As a result of the global pandemic and its disastrous effect on the economy, Britain has unsurprisingly entered into its first recession since the 2008-09 financial crisis (“the 2008 Crisis”).
With economic decline comes an increase in the likelihood of a business dispute; whether that be a supplier inflating prices without prior agreement or a customer refusing to pay.
Whilst we cannot predict the future, we can examine the effects of the last UK recession and prepare our businesses as best we can for the uncertain times ahead.
Secure your business
Businesses that found themselves in significant difficulties after the 2008 crisis were generally those that had not formalised their Terms and Conditions to provide effective and robust debt recovery.
Cash flow is imperative to the survival of any business. Investing time in recovery of outstanding invoices and aged debt at an early juncture can not only increase your cash flow, but also avoids having to engage in litigation to recover these monies via, in the worst-case scenario, insolvency proceedings. However, if you are an unsecured creditor you are likely to be bottom of the creditor list if a company is later subject to insolvency proceedings.
To aid this process, setting out clear-cut Terms of Business, with a payment timetable and associated late payment charges and interest will put you in good stead to encourage early payment and/or pursue any outstanding amounts on a contractual basis.
Prepare for the unknown
The years that followed the 2008 crisis saw the sad demise of long-standing British companies. If the onset of Covid-19 has taught us anything, it is that businesses should always try to be prepared for unprecedented and unpredictable events such as a pandemic – and ensure that their business models will hold up in the face of adversity.
In a test case brought by the Financial Conduct Authority (FCA) regarding business interruption insurance in the context of Covid-19, the High Court handed down its judgment on 15 September 2020, finding that the majority of businesses who held business interruption insurance and were forced to close due to the pandemic are entitled to be indemnified by their insurers. As a result, it has been estimated by the FCA that over 370,000 policy holders will be affected by the outcome of the case.
In the same vein, some businesses have had to utilise a force majeure clause in contracts which allows a party to be absolved from a liability or obligation when extraordinary events or circumstances beyond the control of the parties (such as war, strike or, in this case, a pandemic) takes place.
In circumstances where businesses have been forced to shut or severely scale back their operations to adhere to Government imposed guidelines, these type of clauses may seek to avoid the need to engage in costly negotiations or breach of contract proceedings.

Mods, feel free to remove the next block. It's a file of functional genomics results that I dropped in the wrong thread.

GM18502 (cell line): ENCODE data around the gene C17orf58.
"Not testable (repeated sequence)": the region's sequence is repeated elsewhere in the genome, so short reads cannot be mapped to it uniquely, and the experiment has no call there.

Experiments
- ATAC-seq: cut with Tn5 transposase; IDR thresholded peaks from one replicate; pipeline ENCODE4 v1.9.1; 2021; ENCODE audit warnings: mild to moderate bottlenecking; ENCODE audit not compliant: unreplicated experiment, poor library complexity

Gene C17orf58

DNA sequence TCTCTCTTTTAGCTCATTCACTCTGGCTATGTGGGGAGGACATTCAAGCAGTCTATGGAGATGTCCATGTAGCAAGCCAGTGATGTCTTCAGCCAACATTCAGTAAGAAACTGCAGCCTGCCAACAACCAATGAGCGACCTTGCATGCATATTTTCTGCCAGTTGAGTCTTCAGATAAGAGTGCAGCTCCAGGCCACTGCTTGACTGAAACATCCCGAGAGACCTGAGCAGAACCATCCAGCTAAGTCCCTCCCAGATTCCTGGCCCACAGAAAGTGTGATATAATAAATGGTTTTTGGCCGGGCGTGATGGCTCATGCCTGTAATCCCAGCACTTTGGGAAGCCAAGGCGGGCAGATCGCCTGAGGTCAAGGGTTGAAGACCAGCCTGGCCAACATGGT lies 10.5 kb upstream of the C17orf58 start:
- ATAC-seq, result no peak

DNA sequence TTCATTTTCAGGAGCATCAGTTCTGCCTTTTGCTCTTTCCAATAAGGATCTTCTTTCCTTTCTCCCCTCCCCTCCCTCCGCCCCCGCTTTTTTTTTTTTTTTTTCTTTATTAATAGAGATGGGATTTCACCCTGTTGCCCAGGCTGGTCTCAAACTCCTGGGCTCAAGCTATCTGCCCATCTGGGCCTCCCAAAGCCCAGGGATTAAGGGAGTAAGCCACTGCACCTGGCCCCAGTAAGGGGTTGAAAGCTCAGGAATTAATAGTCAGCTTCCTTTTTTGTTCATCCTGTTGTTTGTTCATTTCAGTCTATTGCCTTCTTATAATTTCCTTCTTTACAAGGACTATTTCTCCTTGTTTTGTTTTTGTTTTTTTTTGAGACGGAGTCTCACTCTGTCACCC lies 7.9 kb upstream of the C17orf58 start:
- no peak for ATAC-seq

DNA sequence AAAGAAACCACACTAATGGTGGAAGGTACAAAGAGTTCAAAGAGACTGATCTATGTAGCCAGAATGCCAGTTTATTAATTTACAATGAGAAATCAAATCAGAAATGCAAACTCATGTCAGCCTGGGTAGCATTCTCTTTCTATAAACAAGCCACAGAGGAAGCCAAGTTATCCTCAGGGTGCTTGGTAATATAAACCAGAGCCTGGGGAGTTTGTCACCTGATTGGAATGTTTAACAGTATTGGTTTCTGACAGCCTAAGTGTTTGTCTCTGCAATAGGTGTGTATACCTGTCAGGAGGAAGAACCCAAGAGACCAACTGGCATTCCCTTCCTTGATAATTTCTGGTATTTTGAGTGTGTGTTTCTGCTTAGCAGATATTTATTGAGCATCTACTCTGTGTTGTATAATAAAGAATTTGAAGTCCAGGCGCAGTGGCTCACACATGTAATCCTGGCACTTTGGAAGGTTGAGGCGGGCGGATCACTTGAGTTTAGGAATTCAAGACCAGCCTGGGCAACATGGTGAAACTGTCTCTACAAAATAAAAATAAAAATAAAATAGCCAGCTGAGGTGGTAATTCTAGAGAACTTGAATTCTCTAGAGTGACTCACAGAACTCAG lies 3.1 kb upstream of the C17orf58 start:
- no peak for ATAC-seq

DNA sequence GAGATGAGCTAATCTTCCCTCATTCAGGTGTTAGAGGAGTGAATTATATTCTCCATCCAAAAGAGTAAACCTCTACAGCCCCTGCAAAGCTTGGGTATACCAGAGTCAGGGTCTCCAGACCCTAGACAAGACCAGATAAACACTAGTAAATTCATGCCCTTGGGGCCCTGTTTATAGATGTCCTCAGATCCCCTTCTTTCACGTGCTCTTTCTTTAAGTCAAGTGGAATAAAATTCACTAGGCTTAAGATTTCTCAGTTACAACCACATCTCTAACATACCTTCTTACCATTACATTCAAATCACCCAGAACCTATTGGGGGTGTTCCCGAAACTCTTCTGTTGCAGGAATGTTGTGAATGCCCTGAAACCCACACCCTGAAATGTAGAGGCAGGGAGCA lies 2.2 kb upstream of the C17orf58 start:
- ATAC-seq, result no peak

Stay ahead of the curve
With the increased use of technology, businesses that have quickly adapted to the new way of working – from taking contactless payments via QR code, to switching from face-to-face services to remote services – have seen less disruption.
Nevertheless, the increased use of technology creates new opportunities for cybercrime and fraud as well as potential GDPR issues, which is another reason to update your Terms of Business.
Take a commercial approach
Whilst several parallels can be drawn between the 2008 crisis and the current recession, it is clear that a pandemic adds additional extraordinary elements to business management.
Creative resolutions may be necessary to bring contentious matters to a prompt conclusion. Therefore, initiating communication with a customer, client, supplier or debtor should not be underestimated.
Initiating litigation should be a last resort – and we are encouraged by the Court and the Pre-Action protocol to consider whether negotiation or some other form of Alternative Dispute Resolution (ADR) might enable parties to settle their dispute without commencing proceedings.
We strongly recommend that business owners act now to protect themselves and put necessary measures in place to weather the uncertain times ahead. The future is unknown but it is certainly not all doom and gloom. After a rapid decline of 19.8% in GDP in the second quarter, things are looking up; with economists and the Bank of England predicting a continuing recovery in the third and fourth quarters of the financial year.
The information above is not and should not be taken to be legal advice. You should not take action or omit to take action based on this information.
Ince can assist you in safeguarding your business and dealing effectively with Dispute Resolution and Litigation in unprecedented circumstances.
If you require any help on the issues raised above please contact: